- Out of the 1,000 species of spider to be found in Texas, only four are venomous.
- They include the Yellow Sac Spider, which unlike most venomous spiders, goes right after its prey.
- These different species include those which prefer to live indoors and those which can be found outdoors.
Did you know that not only are there dangerous spiders in Texas but one of them is considered one of the most dangerous in North America? Texas is home to many Texas-sized things, but the lone star state is also home to some of the world’s tiniest venom slingers. There are almost 1,000 species of spiders in Texas, but only four of those have enough venom to potentially hurt a human.
Here, we’ll learn about the four most dangerous spiders in Texas. We’ll find out what they look like, where they live, what they eat, and how they hunt. Then, we’ll take a look at where to find each species. By the end, you’ll know how to identify these deadly spiders and how to avoid them.
Black Widow (Latrodectus mactans)
Black widow spiders just might be the most famous of the dangerous spiders in Texas. Females grow up to one inch long and have black bodies with characteristic red hourglass markings. Males grow to only ¼ inch long and look more brown than black. Black widows get their name from the females’ habit of eating the male after mating.
Black widow bites are often not very painful at the outset. But, their venom can produce intense nausea, muscle cramping, and even partial diaphragm paralysis, which can make it difficult to breathe. However, serious complications from black widow bites are rare in all but very young children and very old people. There have been no recorded deaths from black widows in the United States.
Where to Spot Black Widows
Black widows are outdoor spiders. They favor disused wood or debris piles and outdoor buildings, like sheds. They also live in or around animals’ burrows and foliage. The primary settings that draw black widows are those with insects to hunt and a suitable location for their webs.
Brown Recluse (Loxosceles recluse)
Brown recluses are considered some of the most dangerous spiders in Texas, though bites are rare. These spiders grow up to one inch in leg span, with a ¼-inch long body. Brown recluses are also known as violin spiders because of the violin-shaped marking on their cephalothorax. They have long legs, large chelicerae (mouthparts), and tan abdomens.
Brown recluse spiders have very potent venom that has the potential to destroy the tissue surrounding the bite. The most common side effects of brown recluse bites are ulcers and tissue damage. Rarely bite wounds become infected and lead to the death of the victim. However, there have been few recorded deaths from brown recluse bites.
Where to Spot Brown Recluses
Brown recluse spiders don’t like high-traffic areas, but they prefer indoors. These dangerous spiders in Texas are most commonly found in attics, basements, closets, and pantries. Any little used part of a home, garage or other manmade structure may become home to a brown recluse.
Yellow Sac Spider (Cheiracanthium inclusum)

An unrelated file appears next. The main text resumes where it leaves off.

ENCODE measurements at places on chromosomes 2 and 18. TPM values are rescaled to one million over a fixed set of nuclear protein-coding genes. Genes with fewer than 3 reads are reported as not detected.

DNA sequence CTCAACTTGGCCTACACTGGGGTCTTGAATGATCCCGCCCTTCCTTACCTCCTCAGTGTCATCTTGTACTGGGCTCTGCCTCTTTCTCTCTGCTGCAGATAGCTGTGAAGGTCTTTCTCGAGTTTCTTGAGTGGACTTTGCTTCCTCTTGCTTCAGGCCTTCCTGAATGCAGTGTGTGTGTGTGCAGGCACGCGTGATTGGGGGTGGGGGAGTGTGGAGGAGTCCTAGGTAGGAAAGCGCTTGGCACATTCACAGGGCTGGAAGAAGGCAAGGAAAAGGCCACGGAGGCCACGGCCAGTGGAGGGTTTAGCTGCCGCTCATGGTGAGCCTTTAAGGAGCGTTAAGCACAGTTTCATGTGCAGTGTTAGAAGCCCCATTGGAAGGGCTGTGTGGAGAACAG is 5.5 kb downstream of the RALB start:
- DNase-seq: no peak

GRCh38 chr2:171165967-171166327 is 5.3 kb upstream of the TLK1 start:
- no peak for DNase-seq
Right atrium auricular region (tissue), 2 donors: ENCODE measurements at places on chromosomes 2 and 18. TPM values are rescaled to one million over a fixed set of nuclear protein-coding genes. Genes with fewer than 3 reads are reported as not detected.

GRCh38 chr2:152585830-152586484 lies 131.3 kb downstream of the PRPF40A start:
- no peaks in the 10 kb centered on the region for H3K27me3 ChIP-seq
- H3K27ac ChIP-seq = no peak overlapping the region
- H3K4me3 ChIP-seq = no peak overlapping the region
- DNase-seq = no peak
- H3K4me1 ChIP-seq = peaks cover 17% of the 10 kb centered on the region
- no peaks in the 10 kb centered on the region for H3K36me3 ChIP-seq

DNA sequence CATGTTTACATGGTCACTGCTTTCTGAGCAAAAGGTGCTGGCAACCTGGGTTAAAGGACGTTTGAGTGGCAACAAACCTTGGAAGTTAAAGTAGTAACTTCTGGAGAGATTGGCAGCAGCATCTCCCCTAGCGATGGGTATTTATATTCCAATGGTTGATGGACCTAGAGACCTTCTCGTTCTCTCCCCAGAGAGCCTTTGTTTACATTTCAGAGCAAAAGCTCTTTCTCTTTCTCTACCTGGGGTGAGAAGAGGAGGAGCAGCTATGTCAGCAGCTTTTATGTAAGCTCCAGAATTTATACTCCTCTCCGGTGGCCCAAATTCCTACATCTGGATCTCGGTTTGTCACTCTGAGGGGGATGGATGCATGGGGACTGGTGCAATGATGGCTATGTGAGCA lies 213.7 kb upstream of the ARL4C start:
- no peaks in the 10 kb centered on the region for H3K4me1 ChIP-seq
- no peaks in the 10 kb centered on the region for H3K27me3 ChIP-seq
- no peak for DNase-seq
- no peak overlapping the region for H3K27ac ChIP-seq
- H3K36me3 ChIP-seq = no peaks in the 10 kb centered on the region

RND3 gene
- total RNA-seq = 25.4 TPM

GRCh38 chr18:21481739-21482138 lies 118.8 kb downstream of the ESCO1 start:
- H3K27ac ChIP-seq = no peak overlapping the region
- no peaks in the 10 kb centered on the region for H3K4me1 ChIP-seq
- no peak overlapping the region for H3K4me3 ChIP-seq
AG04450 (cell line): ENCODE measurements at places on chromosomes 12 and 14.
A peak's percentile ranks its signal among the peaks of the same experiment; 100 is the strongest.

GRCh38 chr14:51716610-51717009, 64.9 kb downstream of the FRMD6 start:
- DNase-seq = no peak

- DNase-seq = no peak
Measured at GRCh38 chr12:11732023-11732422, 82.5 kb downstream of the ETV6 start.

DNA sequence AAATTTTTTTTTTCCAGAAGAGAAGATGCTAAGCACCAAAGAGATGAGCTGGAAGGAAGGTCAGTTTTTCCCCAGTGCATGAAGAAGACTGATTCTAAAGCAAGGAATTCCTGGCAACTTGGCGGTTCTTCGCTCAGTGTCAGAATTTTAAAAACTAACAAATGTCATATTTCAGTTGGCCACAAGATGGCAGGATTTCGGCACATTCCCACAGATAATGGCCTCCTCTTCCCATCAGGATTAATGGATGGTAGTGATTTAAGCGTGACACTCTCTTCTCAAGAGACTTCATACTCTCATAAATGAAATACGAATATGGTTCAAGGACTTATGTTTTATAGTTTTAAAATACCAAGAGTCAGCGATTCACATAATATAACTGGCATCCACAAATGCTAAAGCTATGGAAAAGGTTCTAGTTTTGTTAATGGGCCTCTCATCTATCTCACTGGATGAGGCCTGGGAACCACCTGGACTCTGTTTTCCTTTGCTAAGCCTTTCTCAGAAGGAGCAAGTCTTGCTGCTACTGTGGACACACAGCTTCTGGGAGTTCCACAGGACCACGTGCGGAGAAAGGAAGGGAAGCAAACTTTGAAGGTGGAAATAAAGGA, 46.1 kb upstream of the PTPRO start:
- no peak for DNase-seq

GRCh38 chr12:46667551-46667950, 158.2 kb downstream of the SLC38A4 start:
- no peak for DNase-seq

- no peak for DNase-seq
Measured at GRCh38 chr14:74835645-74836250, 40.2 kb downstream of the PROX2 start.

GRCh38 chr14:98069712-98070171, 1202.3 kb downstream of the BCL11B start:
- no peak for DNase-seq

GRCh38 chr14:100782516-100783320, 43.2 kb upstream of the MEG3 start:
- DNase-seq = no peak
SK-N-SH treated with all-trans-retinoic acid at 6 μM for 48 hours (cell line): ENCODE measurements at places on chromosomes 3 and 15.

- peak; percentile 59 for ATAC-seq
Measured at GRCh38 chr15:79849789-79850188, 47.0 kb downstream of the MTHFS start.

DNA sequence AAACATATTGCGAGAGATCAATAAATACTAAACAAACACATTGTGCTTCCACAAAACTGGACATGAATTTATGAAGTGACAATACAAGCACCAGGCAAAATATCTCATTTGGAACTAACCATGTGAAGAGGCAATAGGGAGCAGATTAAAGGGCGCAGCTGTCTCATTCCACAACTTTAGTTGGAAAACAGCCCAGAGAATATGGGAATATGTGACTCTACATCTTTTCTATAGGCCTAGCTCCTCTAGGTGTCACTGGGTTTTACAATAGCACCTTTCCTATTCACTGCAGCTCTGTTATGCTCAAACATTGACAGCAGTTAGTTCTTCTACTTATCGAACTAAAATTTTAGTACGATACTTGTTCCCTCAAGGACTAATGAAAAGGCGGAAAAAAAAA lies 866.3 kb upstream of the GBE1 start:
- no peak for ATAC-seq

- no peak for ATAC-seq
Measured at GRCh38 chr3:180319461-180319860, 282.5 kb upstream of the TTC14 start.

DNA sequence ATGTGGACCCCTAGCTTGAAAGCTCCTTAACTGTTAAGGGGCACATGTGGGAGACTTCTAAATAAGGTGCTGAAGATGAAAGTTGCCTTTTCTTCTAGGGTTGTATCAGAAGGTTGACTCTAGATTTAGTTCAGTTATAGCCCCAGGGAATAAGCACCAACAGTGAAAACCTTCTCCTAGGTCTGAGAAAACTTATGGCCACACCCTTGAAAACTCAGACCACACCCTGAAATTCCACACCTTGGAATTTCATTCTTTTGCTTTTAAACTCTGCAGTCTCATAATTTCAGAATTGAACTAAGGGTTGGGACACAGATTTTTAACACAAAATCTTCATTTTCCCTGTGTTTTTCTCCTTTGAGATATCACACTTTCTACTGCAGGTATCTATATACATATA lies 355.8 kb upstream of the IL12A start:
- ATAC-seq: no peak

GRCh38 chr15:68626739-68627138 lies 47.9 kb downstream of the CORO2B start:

Yellow sac spiders are small, with bodies around ¼ inch long and a leg span up to one inch, but they’re not shy. True to their name, yellow sac spiders tend towards yellow but may also be light brown or even yellow-orange. Their abdomens are long and pointed and lighter than their cephalothoraxes. Yellow sac spiders have large chelicerae and front legs that are longer than their other sets of legs.
Unlike some of the other dangerous spiders in Texas, yellow sac spiders do not spin webs. Instead, they actively hunt down and kill insects using their senses to detect the prey’s movement. Female yellow sac spiders are notoriously aggressive when it comes to defending their eggs, and will not hesitate to bite humans if they stray too close.
Where to Spot Yellow Sac Spiders
Yellow sac spiders commonly live indoors and have a habit of creeping into clothing or bedding that’s been left out. Unfortunately, when humans pick up the clothing, the yellow sac often bites in self-defense. Fortunately for victims, symptoms are mild, though the bite presents similarly to a bite from a brown recluse. Yellow sac spiders also live outdoors, particularly in gardens and low-lying foliage.
Brown Widow (Latrodectus geometricus)
Brown widows may not be as famous as black widows, but they’re still one of the most dangerous spiders in Texas. Unlike black widows, brown widows range from tan to dark brown in color. Their legs feature tan, black, and brown segments, while their cephalothoraxes are dark brown. The most striking feature of the brown widow is its abdomen, which is cream-colored with distinct markings. The underside of the abdomen features an orange hourglass marking akin to the red hourglass of the black widow.
Brown widow venom is much more potent than black widow venom. However, brown widows inject almost no venom when they bite, and they’re nonaggressive, so bites are extremely rare. Symptoms of a brown widow bite include redness and mild pain; complications are exceedingly rare. No deaths have been attributed to brown widows in the United States.
Where to Spot Brown Widows
Brown widows live outdoors in a variety of locales. They may be found in garages or garden sheds, as well as empty mailboxes, or even on the insides of tires. Unlike black widows, who stick mostly under cover, brown widows come out in the open to build their nests and hunt. These dangerous spiders in Texas may also be seen in abandoned vehicles, brushes, or outdoor furniture.
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